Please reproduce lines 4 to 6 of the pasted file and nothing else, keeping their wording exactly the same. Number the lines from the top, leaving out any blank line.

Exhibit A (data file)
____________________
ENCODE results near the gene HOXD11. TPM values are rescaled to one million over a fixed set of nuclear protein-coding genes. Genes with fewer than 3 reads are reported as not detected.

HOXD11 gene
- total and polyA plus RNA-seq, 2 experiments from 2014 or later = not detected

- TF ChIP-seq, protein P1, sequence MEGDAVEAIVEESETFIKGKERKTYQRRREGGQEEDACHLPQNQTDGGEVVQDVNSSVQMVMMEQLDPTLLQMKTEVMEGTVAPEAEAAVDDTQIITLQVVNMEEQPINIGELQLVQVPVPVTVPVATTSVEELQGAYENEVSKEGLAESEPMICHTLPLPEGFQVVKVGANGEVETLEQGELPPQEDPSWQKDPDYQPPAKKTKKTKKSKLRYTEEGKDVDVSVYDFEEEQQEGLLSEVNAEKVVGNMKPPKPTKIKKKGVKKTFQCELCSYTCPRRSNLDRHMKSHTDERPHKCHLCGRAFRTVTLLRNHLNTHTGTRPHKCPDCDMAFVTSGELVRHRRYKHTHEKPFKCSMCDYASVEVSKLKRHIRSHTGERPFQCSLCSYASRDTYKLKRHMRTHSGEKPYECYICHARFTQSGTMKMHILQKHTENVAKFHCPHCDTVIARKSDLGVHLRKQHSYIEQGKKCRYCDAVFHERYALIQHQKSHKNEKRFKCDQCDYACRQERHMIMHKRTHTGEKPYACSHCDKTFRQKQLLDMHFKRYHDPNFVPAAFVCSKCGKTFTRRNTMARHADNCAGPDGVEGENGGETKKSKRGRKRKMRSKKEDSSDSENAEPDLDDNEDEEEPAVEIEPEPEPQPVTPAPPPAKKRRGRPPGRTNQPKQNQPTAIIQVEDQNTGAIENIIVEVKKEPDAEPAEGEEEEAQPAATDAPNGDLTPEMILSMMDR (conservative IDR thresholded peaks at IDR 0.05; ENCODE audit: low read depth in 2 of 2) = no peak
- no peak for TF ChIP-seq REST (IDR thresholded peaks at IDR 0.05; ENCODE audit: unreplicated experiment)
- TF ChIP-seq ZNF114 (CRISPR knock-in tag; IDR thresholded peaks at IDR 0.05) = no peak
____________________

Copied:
- TF ChIP-seq, protein P1, sequence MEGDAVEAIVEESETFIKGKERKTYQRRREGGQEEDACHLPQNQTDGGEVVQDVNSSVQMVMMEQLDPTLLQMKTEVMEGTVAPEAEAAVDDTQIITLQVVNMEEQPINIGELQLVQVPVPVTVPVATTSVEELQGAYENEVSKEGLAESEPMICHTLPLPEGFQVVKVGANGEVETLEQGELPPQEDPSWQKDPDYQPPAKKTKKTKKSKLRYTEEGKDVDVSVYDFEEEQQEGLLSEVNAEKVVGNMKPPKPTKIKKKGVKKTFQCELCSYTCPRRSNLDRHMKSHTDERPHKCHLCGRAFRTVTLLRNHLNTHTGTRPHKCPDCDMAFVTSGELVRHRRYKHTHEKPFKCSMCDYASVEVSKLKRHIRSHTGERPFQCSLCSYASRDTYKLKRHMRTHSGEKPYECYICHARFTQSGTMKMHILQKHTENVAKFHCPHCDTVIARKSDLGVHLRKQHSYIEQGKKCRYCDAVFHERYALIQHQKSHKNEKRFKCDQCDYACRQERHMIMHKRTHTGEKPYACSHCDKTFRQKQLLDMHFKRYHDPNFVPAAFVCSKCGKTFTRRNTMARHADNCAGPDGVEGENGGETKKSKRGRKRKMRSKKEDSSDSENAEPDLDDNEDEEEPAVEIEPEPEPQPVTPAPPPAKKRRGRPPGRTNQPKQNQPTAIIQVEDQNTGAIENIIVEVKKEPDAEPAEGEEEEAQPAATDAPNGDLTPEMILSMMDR (conservative IDR thresholded peaks at IDR 0.05; ENCODE audit: low read depth in 2 of 2) = no peak
- no peak for TF ChIP-seq REST (IDR thresholded peaks at IDR 0.05; ENCODE audit: unreplicated experiment)
- TF ChIP-seq ZNF114 (CRISPR knock-in tag; IDR thresholded peaks at IDR 0.05) = no peak